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The second part I found surprising is that Frank’s parents were okay with him dating. When I was growing up, my main focus was always school. No dating for Simone because she’s gotta make sure to get into the best college at the time. But when it came down to dating in the future, the only prospects my family saw were Korean ones. Sadly, I already came to the conclusion that I was way too Americanized to be a Korean dude’s wife, so that ship sailed and my parents got over it. They probably also got over it because they realized they can’t control anything that happens in my life.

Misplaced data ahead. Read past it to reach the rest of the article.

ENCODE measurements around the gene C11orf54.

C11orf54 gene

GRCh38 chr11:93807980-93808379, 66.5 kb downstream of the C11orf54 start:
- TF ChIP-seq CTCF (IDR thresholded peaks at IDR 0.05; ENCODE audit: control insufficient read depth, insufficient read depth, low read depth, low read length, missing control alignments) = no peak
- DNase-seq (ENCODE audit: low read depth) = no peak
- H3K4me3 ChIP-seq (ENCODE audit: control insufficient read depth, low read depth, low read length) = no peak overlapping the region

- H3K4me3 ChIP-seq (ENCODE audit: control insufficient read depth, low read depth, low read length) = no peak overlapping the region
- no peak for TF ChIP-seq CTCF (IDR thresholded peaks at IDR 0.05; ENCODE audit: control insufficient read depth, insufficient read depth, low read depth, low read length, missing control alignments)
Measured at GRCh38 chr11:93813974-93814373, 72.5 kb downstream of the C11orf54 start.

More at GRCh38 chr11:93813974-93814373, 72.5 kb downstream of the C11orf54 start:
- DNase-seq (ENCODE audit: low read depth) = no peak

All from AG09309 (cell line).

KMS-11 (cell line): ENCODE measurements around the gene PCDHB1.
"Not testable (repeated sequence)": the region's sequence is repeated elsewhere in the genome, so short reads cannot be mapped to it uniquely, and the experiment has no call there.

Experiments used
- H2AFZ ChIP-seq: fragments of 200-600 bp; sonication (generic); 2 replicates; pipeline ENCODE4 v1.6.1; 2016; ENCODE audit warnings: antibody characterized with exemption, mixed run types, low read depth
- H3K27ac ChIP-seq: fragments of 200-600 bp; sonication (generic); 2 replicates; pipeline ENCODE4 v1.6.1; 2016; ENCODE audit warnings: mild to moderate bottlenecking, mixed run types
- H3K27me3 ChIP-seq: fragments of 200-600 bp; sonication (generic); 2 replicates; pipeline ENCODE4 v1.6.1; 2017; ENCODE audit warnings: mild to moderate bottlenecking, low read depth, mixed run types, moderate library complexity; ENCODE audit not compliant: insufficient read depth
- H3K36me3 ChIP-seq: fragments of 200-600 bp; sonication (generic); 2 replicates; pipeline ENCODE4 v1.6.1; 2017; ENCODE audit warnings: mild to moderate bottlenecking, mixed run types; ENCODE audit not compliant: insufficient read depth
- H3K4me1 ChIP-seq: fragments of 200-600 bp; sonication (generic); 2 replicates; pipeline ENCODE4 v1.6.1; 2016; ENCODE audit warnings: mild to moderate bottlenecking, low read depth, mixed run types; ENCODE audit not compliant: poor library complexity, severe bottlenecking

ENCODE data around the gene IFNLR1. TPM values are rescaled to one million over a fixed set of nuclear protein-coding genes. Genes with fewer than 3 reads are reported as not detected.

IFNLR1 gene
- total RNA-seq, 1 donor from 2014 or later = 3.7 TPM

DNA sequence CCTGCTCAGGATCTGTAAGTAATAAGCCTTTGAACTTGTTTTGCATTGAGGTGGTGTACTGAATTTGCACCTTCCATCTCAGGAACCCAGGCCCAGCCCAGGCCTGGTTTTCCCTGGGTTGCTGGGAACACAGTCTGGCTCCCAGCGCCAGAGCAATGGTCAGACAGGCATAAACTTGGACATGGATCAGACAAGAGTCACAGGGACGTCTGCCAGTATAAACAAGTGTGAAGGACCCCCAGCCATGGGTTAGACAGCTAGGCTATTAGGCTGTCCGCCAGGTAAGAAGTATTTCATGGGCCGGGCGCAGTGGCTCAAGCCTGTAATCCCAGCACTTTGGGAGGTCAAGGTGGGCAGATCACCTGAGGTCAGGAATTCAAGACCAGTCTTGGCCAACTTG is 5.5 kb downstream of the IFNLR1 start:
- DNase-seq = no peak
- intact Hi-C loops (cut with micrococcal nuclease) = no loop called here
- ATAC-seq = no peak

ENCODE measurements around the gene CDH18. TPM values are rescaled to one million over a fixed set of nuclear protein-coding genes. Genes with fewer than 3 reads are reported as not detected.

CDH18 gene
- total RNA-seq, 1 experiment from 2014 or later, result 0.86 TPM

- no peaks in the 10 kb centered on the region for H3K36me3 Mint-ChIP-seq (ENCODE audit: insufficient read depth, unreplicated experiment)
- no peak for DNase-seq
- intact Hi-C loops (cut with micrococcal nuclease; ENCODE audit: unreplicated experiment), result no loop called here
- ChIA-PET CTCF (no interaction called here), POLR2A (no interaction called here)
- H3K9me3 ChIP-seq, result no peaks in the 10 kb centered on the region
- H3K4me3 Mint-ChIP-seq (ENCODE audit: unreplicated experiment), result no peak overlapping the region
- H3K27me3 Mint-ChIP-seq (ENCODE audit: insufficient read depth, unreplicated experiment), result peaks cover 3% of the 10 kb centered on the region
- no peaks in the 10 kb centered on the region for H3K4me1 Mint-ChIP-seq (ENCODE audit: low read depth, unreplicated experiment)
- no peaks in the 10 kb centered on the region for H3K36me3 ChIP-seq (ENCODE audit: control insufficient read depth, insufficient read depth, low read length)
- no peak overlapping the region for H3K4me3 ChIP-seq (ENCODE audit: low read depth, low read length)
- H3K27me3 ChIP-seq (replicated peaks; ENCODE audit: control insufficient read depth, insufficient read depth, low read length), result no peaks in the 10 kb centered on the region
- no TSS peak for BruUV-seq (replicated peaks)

Third theme: racism. I wouldn’t say that this book is inherently racist, but there is a lot of racism used to explain the ethnocentric behavior of Frank’s family and friends. If you’re not aware, Asian people can be pretty racist and not only against other races, but also within the Asian community. I loved that David Yoon brought this up because I’ve grown up with this as well. Granted, nothing stuck and I love all races and people from Asian countries, but I don’t think it’s well known that Asian people can be really racist against themselves. I think it’s because we come from a country that’s been governed by different Asian countries in the past and that kind of merciless history can really make you think differently about them.